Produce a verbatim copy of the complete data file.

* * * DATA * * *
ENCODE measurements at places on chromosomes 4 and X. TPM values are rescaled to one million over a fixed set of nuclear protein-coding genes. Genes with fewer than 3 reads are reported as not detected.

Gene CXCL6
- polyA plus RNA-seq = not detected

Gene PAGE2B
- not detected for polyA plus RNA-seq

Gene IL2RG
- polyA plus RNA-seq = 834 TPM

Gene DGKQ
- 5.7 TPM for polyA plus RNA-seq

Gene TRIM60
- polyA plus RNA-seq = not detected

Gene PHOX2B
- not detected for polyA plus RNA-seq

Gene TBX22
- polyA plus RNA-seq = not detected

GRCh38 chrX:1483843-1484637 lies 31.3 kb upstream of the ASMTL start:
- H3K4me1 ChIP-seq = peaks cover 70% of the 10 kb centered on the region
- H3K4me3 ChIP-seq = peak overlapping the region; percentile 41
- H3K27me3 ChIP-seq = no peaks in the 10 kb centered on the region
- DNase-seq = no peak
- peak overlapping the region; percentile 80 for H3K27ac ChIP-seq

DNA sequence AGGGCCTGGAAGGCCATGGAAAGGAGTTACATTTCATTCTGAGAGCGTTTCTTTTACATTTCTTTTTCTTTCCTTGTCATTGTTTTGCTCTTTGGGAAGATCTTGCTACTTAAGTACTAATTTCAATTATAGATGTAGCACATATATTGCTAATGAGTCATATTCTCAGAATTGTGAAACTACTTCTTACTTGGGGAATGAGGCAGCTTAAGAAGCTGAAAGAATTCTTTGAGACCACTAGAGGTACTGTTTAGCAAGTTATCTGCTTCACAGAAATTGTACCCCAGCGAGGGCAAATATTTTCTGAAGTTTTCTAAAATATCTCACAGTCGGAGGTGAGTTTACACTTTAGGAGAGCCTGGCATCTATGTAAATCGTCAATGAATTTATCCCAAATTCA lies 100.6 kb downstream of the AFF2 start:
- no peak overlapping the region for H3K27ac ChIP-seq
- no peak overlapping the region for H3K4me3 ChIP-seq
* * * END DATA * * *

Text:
ENCODE measurements at places on chromosomes 4 and X. TPM values are rescaled to one million over a fixed set of nuclear protein-coding genes. Genes with fewer than 3 reads are reported as not detected.

Gene CXCL6
- polyA plus RNA-seq = not detected

Gene PAGE2B
- not detected for polyA plus RNA-seq

Gene IL2RG
- polyA plus RNA-seq = 834 TPM

Gene DGKQ
- 5.7 TPM for polyA plus RNA-seq

Gene TRIM60
- polyA plus RNA-seq = not detected

Gene PHOX2B
- not detected for polyA plus RNA-seq

Gene TBX22
- polyA plus RNA-seq = not detected

GRCh38 chrX:1483843-1484637 lies 31.3 kb upstream of the ASMTL start:
- H3K4me1 ChIP-seq = peaks cover 70% of the 10 kb centered on the region
- H3K4me3 ChIP-seq = peak overlapping the region; percentile 41
- H3K27me3 ChIP-seq = no peaks in the 10 kb centered on the region
- DNase-seq = no peak
- peak overlapping the region; percentile 80 for H3K27ac ChIP-seq

DNA sequence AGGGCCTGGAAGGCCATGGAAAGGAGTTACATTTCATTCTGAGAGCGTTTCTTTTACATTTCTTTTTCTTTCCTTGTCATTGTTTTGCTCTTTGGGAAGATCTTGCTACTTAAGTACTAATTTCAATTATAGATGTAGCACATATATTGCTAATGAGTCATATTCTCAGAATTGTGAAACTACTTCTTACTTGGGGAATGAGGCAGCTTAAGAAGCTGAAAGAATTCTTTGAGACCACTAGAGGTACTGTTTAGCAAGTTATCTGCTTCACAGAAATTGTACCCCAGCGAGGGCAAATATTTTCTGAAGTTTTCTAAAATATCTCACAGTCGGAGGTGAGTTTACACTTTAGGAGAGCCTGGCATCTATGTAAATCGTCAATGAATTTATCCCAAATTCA lies 100.6 kb downstream of the AFF2 start:
- no peak overlapping the region for H3K27ac ChIP-seq
- no peak overlapping the region for H3K4me3 ChIP-seq